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Filed under Arab Spring, Christianity, Egypt, Islam, Middle East, Palestine, Sinai

North of Sinai

‘Sinai’ is a book about the Arab Spring, or an imagined aftermath thereof. Last year’s revolution didn’t leave a single Arab nation untouched. That is, except the lands north of Sinai, commonly called Israel and Palestine, or as some would have it, Israel or Palestine. Formerly region-wide champions of the Arab cause, Palestinians seem to have decided to sit this one out. Or have they?

The problem perhaps is one of fact mixed with perception. The context is entirely different and no, Palestinians on the whole have not attempted to overthrow the Palestinian Authority, let alone the Israeli government which, unelected by the 3,5 million Palestinian inhabitants of the West Bank and Gaza, controls their lives more than ever. But Palestinians have been and still are protesting every week against the barbed-wire fences occasionally cutting them off from the objects of their rabid hatred, but mostly just from other Palestinians and agricultural lands. A mass prisoner hunger strike, hardly reported about in the West, challenged Israel’s system of detaining men, women, and adolescents for years without charges.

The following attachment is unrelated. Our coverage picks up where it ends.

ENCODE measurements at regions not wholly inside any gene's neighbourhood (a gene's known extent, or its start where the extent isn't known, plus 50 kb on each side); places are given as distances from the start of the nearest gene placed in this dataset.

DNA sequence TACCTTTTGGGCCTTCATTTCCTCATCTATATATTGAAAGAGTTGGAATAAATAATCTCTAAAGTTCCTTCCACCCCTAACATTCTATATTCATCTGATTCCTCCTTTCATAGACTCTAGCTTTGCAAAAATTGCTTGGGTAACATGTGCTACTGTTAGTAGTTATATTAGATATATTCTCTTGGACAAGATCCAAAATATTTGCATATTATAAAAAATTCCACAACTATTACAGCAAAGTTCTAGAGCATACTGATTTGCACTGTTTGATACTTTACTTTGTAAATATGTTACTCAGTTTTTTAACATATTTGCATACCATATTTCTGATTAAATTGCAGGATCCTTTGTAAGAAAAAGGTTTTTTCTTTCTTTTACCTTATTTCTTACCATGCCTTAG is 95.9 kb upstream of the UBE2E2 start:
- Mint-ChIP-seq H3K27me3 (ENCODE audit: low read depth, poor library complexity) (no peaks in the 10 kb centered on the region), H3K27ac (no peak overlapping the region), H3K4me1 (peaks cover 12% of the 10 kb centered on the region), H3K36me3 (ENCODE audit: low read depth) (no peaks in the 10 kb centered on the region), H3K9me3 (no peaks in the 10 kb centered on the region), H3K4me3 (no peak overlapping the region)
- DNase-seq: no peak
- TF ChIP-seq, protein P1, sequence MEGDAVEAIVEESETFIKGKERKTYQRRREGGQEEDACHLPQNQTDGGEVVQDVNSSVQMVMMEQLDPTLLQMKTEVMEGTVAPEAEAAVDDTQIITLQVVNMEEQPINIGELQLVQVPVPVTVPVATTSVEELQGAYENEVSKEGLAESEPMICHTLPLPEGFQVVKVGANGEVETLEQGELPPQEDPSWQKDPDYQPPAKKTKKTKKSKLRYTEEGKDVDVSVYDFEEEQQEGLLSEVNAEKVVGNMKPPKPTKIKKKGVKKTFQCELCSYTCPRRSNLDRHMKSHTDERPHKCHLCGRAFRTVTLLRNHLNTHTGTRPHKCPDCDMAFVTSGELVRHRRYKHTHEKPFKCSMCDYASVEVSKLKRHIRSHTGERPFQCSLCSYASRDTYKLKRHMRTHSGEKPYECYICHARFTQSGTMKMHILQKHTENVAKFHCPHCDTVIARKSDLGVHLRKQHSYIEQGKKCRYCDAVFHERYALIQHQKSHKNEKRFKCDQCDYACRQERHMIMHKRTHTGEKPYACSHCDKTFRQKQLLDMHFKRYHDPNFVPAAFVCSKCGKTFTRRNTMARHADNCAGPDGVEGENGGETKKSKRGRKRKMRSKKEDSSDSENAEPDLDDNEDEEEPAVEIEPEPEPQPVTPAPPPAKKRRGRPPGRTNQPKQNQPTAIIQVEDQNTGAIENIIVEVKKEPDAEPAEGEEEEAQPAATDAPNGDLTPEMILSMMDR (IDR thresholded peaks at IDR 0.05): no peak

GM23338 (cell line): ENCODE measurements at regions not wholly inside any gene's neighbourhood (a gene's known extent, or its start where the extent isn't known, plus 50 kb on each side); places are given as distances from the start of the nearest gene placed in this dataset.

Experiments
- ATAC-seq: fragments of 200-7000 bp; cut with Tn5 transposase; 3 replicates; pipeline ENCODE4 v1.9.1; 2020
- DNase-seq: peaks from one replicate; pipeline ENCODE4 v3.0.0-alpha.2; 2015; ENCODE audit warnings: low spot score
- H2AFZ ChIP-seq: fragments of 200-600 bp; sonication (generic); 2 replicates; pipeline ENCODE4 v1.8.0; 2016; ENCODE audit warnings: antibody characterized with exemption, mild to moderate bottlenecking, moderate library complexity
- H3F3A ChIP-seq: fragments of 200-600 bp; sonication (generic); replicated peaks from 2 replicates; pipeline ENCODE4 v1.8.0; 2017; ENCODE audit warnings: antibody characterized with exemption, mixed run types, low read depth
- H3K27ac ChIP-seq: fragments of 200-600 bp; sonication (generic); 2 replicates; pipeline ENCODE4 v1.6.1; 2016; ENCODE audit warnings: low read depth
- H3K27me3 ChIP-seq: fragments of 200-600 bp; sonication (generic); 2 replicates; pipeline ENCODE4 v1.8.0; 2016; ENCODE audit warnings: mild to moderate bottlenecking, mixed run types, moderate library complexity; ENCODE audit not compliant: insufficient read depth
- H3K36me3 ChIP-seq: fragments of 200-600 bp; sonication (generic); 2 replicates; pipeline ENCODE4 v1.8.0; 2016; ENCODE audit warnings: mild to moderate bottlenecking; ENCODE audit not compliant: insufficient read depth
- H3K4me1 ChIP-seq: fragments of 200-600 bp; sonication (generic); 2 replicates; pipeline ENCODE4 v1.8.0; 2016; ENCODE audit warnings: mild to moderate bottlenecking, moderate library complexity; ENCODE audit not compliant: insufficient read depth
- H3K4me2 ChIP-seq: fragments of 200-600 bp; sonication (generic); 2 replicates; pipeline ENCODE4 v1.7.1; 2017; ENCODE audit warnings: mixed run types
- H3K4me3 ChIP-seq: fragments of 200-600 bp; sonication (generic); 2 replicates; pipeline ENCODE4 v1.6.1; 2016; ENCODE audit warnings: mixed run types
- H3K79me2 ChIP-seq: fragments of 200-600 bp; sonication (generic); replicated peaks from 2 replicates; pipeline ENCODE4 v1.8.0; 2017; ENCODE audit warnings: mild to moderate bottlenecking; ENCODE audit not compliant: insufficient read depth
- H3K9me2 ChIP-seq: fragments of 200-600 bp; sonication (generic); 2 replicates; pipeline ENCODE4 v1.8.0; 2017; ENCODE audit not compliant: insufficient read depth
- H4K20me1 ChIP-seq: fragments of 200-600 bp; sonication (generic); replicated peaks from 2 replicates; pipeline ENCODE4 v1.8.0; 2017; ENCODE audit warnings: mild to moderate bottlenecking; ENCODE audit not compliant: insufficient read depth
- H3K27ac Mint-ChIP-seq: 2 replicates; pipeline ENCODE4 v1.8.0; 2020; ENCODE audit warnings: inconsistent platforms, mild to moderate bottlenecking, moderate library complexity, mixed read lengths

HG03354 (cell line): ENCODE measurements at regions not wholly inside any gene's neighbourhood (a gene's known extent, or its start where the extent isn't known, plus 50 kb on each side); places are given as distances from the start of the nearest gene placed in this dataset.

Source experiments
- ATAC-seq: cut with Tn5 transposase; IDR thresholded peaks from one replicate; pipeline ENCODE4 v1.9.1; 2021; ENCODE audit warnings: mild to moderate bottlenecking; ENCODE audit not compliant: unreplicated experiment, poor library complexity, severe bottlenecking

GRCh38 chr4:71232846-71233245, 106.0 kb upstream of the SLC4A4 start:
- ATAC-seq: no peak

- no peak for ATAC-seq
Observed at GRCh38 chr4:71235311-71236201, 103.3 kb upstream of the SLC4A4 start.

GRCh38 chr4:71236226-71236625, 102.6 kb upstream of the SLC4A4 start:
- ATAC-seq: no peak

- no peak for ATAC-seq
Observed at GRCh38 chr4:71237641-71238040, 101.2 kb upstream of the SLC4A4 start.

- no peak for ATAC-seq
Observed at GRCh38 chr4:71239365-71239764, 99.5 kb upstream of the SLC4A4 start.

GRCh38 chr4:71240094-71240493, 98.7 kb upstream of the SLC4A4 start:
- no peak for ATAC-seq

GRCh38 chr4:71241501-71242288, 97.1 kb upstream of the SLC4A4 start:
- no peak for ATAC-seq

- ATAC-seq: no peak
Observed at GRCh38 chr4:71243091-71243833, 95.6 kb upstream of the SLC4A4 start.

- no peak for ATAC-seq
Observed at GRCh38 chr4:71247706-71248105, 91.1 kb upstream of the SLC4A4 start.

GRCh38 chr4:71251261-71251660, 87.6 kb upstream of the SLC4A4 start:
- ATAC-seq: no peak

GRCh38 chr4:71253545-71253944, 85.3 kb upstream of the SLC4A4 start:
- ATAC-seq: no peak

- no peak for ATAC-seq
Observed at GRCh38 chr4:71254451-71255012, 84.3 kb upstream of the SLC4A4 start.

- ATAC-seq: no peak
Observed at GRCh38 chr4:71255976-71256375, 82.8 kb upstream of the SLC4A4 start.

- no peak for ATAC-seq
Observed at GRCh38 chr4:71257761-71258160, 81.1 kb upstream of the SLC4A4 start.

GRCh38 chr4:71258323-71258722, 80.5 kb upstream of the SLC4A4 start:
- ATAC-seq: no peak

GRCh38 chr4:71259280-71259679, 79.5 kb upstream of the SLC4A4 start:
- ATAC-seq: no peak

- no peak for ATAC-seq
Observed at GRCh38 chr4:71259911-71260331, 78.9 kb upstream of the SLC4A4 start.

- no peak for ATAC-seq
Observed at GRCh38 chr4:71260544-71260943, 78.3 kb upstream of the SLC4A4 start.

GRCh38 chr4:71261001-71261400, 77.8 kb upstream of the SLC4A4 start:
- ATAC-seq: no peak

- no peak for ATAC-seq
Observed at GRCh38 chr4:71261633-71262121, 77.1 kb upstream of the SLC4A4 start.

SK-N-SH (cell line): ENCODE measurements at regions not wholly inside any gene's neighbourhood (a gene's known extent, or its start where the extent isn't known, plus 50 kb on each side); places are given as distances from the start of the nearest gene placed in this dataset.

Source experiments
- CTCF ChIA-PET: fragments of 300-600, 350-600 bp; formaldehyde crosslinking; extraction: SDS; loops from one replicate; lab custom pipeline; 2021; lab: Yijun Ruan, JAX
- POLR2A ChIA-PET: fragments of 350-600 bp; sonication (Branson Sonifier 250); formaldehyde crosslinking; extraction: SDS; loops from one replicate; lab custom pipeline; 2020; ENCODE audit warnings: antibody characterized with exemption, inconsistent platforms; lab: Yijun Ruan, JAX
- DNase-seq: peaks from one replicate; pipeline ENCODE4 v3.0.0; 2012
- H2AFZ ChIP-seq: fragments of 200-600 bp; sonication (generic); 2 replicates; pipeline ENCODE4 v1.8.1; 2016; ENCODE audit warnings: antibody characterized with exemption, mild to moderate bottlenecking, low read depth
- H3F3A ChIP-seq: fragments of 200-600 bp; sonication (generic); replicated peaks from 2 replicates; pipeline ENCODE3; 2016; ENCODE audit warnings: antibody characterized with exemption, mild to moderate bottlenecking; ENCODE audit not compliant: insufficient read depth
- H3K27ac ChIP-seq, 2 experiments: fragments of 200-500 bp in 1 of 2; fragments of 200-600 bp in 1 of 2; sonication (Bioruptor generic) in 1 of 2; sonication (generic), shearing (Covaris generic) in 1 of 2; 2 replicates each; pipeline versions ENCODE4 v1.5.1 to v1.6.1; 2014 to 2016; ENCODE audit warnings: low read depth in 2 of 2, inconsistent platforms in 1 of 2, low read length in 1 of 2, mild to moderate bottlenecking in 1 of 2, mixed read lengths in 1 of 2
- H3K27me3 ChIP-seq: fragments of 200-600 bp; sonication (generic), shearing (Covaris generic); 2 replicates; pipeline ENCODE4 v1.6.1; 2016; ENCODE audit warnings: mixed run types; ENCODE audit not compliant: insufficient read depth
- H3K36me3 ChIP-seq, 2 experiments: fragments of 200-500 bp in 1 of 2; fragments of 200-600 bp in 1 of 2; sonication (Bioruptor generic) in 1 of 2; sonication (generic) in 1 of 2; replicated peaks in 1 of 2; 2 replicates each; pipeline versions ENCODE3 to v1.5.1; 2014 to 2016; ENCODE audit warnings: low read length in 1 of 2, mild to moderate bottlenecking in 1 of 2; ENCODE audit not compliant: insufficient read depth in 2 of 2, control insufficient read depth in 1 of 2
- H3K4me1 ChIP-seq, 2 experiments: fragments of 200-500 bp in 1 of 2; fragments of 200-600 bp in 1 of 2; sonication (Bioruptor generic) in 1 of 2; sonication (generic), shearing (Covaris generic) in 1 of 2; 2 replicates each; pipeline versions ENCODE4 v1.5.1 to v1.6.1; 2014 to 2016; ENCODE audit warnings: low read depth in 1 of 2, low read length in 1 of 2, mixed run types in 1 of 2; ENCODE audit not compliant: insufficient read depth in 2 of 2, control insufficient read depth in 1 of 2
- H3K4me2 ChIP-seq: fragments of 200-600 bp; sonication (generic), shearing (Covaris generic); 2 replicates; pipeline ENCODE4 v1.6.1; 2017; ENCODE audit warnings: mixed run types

After living in Ramallah between 2004-08 and briefly visiting in the summer of 2010, I’m currently back in the holy land, the land of milk and cookies, I mean, honeys. In the coming weeks I will be in Jerusalem, Ramallah, Hebron, Bethlehem, and Gaza, more than a little curious to take the pulse of this contentious sliver of beautiful dirt. I’m looking forward to some fresh ‘taboon’ bread with olive oil and za’tar spice, a dip in Ramallah’s legendary Snobar pool, and let’s not forget -let’s not forget!- a fresh pint of Taybeh beer. Yes, Palestinians drink beer. They also wear bikinis, short skirts, dance, have jobs, and enjoy life. You might have picked that up from the umpteenth ‘astounded’ journalist reporting from the fancy nightlife of Bethlehem and Ramallah, which is only a problem of perception if it’s quasi the only thing say, the BBC, reports about.